You don’t need a grey, drizzly day, which is common in San Sebastián, to side-step into a pintxos bar in Spain. Come rain or shine, people make pilgrimages to these places and it’s no surprise: what they serve is utterly delicious.
Our first experience of pintxos was great fun and, before touring several in the narrow streets of the old town, we believe we stumbled on one of the best by chance (Bar Sport, yes, really). We returned later to chat to a Norwegian couple who had downed enough alcohol to sink a longship.
Older folks may remember the 1970s cubes of cheese and pickled onion on a toothpick – well pintxos (pronounced peen-chos) are a world away from those. Common throughout northern Spain including the Basque Country, they are a good way to graze and similar to tapas. Importantly, you get to see and choose what you want. You’re spoilt for choice and, if it wasn’t for a hike up to the castle, we could have stayed all afternoon watching Wimbledon on TV, munching on croquetas and juicy prawns.
At the end of the graze you tell staff what you’ve had – so it’s done on trust. It’s common to have a couple in each place – so six to eight is probably enough.
Prices range from around €1.60 to €2 a pincho (from the Spanish verb pinchar – to pierce – the Basque spelling differs) but some bars had a flat price for all of them. Most pintxos seemed to come on bread held together with a spike. There are cold ones and hot (the staff blitz ’em to heat).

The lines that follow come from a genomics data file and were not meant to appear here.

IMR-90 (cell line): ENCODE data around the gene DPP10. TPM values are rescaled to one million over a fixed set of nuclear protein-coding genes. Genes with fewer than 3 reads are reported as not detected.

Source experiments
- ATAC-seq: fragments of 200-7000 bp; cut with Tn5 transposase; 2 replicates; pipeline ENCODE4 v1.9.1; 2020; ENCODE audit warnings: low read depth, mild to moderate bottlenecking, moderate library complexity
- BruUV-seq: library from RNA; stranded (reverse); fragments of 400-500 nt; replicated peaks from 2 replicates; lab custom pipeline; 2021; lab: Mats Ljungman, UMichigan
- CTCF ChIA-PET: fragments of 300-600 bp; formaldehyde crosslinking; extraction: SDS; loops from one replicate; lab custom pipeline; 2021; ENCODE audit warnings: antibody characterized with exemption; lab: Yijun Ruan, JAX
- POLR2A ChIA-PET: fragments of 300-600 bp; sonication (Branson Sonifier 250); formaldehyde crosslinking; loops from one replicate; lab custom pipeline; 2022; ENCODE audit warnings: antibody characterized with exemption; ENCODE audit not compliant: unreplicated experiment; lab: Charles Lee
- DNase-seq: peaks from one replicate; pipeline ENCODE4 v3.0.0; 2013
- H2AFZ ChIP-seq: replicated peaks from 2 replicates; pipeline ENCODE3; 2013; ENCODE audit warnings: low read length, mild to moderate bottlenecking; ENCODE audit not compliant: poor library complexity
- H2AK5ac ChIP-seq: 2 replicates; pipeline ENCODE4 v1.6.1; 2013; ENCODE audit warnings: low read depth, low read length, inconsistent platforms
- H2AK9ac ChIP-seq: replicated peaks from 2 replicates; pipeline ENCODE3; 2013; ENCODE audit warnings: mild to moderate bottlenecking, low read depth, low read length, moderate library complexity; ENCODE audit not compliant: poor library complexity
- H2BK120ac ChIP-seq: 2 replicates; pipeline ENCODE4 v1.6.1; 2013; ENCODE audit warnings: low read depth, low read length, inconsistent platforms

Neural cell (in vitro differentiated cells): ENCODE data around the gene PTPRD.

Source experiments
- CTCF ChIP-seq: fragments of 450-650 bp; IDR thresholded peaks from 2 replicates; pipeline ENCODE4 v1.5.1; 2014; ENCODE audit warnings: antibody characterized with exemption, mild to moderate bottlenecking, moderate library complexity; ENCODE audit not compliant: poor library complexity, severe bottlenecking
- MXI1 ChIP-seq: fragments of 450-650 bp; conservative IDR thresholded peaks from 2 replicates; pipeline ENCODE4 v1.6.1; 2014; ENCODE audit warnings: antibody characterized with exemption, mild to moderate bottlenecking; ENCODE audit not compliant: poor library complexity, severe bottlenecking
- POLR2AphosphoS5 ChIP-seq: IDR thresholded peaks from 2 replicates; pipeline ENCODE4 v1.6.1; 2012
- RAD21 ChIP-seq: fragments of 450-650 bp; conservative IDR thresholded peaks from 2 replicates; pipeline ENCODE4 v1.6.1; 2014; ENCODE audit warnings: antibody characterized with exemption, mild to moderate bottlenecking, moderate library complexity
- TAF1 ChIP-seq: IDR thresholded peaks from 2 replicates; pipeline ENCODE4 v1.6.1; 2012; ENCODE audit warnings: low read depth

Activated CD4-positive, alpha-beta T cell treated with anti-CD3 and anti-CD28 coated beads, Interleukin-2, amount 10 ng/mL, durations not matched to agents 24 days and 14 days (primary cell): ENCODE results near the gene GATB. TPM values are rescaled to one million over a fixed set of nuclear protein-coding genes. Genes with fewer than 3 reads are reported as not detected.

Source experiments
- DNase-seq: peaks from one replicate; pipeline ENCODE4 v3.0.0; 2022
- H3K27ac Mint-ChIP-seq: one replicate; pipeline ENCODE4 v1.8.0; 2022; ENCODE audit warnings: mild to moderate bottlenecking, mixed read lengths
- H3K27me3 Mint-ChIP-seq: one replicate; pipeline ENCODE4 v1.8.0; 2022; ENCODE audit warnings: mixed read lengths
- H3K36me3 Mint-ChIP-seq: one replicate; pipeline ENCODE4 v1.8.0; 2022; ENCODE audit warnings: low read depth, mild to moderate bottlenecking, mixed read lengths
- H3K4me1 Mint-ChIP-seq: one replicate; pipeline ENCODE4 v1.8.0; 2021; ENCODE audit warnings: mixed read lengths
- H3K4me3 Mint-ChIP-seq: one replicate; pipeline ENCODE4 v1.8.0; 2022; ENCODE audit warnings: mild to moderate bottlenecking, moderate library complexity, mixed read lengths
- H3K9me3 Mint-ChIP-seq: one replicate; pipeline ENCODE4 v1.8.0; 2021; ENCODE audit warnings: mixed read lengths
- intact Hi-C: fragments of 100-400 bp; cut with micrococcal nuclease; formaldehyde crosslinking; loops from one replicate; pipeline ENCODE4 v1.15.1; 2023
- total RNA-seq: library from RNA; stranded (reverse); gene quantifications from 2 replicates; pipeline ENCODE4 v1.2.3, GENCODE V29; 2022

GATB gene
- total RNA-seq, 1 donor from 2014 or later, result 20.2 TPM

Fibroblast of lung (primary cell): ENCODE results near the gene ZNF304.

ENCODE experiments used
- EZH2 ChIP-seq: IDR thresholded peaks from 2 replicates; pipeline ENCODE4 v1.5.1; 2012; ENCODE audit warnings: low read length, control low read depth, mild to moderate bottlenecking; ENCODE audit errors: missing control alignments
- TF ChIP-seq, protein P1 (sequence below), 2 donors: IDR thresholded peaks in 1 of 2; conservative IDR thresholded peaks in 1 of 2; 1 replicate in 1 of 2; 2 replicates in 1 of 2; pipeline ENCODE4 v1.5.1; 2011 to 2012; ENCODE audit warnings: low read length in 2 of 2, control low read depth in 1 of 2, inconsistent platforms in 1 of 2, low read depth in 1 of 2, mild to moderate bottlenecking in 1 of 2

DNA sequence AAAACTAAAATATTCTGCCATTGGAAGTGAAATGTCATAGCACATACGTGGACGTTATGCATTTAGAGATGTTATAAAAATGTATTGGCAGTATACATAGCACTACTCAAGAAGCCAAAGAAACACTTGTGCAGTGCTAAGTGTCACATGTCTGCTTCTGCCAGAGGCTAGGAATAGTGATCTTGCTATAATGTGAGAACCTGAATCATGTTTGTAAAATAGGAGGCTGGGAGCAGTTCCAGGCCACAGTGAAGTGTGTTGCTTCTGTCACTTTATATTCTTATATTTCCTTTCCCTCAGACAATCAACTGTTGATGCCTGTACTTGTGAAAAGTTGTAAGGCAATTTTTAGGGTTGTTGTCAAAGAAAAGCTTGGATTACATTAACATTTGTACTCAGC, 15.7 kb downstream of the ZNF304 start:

Our advice is: head for the old town in San Sebastián, visit busy places full of locals and go around lunchtime.
[If, on the other hand, you have deep pockets and a desire to splash out, the city’s tourist board are very proud of their Michelin-starred restaurants.]
Will you still love me too, Moro?
© con jamón spain
We received this lovely feedback from Pennie:
When we go into Spain from France, we go to a tapas bar in Bossost and have food which looks just like the pictures you’ve shown. We go inside to choose what we want, putting items onto a plate, and go back to our table. If there are items we want heated they do that for us and bring them outside. The sticks are of different sizes and you are charged according to the size of the stick. I also quite often have a crema catalana which is priced according to the stick which is inserted!
One of our favourite items is fried baby peppers which go extremely well with the other richer things. You will be appalled that I usually have sangria which is most enjoyable sitting in this charming square at a table on the pavement. There is a very old tiny church which is always open. Our eyes are often bigger than our stomachs and we lose track of how many items we’ve had but they seem well able to keep track. There seem to be little pots to put the sticks into but even if you don’t take one they are able to cope. Of course this is open to dishonesty and we have checked to see if there are any sticks on the ground! There never are which speaks well for the system.